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Article
October 1952

CHRONIC ULCERS OF THE LEG ASSOCIATED WITH BLOOD DYSCRASIAS

Author Affiliations

With the Technical Assistance of Florence Simm, B.A. BROOKLYN

From the Department of Dermatology and Syphilology, New York University Post-Graduate Medical School (Chairman, Dr. Marion B. Sulzberger), and the Skin and Cancer Unit of the University Hospital.

AMA Arch Derm Syphilol. 1952;66(4):478-487. doi:10.1001/archderm.1952.01530290054007
Abstract

BLOOD dyscrasias, particularly the congenital hemolytic anemias,1 are of primary importance in a consideration of the possible causes of chronic recurrent ulcers of the leg. An association of leg ulcers with sickle cell anemia is generally better appreciated than the relationship of this symptom to other forms of congenital hemolytic anemia, e. g., congenital hemolytic icterus (familial acholuric jaundice, spherocytic anemia) and Mediterranean disease (Cooley's anemia, thalassemia).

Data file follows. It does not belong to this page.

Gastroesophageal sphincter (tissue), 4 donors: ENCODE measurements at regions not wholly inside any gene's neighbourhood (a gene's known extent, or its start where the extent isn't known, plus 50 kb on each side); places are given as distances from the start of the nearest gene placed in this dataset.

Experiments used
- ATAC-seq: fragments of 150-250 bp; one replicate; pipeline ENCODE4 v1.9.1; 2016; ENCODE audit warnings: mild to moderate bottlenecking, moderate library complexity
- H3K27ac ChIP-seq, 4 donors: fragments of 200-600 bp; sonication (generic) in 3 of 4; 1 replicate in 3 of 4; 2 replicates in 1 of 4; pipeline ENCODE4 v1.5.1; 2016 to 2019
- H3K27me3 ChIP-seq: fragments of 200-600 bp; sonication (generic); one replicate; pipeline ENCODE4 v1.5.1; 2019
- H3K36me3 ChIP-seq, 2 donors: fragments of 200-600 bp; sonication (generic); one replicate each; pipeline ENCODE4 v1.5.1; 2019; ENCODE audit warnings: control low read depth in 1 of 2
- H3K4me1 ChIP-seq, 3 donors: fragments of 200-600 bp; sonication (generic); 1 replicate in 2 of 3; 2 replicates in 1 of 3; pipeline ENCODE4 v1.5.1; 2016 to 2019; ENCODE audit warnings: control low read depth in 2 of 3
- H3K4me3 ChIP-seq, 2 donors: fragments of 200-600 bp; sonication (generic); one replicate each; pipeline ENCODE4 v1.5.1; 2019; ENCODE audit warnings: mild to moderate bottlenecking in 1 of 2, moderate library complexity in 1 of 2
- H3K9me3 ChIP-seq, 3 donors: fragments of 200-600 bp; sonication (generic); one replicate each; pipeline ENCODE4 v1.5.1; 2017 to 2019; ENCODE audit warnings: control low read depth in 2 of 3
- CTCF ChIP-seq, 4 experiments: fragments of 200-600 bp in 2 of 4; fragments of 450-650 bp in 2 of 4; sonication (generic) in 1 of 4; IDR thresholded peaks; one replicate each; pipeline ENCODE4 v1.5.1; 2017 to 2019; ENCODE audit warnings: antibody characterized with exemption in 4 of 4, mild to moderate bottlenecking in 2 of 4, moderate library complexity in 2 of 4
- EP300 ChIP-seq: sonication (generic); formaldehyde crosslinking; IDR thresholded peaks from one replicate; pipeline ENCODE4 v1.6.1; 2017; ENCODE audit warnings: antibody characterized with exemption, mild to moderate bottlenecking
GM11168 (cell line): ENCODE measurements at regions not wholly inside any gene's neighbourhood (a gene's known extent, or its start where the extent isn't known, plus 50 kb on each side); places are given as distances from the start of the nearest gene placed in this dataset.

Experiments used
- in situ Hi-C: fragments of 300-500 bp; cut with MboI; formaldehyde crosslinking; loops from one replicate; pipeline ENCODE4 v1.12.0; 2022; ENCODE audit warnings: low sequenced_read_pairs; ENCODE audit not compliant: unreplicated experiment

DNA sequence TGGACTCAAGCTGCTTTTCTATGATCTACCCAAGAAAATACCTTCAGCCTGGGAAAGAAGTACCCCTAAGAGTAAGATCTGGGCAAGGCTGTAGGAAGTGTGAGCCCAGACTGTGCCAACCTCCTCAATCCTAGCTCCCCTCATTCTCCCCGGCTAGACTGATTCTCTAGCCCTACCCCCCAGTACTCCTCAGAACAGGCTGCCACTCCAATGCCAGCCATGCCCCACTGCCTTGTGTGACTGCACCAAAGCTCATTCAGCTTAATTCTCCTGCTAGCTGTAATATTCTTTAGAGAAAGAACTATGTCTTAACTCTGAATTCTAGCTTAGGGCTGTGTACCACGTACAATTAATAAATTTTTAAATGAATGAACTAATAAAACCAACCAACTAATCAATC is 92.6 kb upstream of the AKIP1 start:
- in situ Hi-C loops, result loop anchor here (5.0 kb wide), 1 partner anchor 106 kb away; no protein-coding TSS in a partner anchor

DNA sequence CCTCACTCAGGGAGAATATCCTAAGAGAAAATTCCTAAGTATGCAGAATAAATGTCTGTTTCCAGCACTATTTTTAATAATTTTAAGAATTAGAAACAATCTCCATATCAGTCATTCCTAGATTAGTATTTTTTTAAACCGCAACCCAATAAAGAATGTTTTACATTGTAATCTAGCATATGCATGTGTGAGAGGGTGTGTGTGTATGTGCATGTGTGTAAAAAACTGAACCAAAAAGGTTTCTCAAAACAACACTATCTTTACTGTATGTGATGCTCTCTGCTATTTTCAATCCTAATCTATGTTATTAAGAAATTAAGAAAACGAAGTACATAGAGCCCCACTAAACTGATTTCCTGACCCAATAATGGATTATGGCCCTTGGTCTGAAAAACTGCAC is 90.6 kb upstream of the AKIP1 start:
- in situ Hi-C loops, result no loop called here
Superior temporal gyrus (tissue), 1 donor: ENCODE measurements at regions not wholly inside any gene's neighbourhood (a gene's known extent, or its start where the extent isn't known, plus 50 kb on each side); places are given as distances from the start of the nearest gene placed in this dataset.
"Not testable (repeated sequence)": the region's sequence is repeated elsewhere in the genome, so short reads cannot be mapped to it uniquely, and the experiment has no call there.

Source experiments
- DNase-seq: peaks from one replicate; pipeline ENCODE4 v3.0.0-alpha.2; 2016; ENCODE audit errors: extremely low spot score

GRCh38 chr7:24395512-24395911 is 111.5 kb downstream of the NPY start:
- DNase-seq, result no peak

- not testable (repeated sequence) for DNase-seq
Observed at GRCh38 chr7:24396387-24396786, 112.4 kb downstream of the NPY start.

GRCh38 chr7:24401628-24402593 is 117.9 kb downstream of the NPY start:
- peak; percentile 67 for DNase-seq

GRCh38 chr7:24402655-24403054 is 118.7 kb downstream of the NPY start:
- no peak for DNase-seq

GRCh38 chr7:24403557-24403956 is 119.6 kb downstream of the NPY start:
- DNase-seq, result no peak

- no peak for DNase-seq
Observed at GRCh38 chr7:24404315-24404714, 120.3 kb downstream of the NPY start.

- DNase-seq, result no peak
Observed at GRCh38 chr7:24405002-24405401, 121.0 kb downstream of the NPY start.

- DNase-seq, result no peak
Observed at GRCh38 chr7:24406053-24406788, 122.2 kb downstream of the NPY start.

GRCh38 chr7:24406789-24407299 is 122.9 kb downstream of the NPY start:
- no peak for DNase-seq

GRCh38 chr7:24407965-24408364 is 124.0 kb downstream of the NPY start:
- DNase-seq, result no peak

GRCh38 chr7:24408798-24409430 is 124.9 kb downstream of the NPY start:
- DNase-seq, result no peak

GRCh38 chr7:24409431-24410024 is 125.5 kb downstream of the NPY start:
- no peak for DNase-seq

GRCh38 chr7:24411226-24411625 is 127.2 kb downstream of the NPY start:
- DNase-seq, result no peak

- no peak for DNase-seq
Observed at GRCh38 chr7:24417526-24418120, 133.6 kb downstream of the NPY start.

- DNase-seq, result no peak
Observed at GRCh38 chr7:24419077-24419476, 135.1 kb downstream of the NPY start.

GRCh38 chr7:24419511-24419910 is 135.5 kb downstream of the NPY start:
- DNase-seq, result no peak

In a review of the subject of indolent ulcers of the leg in diseases of the blood, in addition to the conditions already mentioned, Gendel2 lists the following: Banti's syndrome, thrombocytopenic purpura, Gaucher's disease, pernicious anemia, and chronic hemolytic polycythemia. The latter was presented before the Royal Society of Medicine by Rau, Pulvertaft and Humble.3 Gendel2 did not include polycythemia vera (erythremia, Osler-Vaquez disease). However, ulcerations of the lower extremities4 and peripheral vascular complications have

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